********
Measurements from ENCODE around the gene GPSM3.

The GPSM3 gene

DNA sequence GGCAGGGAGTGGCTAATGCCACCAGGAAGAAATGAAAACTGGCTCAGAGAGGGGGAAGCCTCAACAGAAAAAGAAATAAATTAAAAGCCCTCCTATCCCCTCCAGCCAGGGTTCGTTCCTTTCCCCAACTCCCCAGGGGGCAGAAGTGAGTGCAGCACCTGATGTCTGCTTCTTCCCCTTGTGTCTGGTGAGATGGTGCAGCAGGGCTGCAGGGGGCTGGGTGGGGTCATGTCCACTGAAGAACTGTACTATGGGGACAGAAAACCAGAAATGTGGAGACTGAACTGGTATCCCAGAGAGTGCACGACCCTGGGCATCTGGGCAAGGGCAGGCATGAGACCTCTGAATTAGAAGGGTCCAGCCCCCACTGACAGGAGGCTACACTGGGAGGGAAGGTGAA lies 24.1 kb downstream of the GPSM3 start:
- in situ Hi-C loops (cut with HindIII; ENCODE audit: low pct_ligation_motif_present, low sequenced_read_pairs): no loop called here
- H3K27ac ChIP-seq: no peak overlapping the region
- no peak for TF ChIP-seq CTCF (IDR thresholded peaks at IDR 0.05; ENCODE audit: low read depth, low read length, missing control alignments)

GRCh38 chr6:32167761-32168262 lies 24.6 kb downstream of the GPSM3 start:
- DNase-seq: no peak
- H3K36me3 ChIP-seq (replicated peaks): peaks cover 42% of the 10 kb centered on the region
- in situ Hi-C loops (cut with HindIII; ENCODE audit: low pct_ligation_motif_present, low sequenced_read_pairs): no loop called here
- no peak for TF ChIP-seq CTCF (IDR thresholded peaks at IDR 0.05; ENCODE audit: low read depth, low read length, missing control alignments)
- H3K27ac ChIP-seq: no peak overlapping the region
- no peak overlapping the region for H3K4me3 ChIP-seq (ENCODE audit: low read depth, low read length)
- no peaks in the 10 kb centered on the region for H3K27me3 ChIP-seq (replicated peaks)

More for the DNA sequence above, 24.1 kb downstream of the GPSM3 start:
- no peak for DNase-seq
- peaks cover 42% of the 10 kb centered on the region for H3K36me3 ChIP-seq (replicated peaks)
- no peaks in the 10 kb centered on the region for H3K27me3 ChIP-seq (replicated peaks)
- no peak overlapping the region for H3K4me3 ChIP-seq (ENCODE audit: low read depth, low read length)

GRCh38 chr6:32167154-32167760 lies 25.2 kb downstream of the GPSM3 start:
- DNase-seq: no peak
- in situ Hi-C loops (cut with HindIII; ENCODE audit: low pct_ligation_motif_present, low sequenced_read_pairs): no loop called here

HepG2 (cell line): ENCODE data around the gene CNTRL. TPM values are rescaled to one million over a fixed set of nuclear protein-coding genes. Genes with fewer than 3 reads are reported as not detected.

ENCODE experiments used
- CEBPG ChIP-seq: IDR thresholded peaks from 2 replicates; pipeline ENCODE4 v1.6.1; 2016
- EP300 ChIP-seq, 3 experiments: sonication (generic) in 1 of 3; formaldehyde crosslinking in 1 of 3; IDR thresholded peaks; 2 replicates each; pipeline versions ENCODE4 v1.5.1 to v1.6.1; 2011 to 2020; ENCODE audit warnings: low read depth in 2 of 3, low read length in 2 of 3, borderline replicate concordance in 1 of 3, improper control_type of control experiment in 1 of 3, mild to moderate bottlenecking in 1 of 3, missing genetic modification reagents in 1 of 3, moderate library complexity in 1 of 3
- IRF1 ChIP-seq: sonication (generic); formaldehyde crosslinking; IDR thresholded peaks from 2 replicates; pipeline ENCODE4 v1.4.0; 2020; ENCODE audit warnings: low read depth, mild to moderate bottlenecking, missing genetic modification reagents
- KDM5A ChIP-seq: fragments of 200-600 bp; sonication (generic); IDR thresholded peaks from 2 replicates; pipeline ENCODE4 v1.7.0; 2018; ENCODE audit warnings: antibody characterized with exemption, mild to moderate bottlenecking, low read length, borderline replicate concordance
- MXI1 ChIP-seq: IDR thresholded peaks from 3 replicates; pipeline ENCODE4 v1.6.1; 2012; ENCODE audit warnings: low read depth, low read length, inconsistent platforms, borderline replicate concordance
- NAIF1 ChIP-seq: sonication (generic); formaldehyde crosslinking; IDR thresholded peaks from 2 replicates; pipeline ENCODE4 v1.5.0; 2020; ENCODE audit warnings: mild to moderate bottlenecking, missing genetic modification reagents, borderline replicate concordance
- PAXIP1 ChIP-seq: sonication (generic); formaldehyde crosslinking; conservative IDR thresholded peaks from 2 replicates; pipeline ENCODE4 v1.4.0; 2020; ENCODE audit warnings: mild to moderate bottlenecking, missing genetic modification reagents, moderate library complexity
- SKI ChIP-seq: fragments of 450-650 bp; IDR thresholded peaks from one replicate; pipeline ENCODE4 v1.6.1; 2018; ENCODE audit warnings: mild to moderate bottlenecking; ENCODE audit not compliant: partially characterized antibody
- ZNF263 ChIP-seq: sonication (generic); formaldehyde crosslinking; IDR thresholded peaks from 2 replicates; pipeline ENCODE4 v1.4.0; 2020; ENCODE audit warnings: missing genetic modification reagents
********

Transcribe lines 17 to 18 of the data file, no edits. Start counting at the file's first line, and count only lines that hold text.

- peaks cover 42% of the 10 kb centered on the region for H3K36me3 ChIP-seq (replicated peaks)
- no peaks in the 10 kb centered on the region for H3K27me3 ChIP-seq (replicated peaks)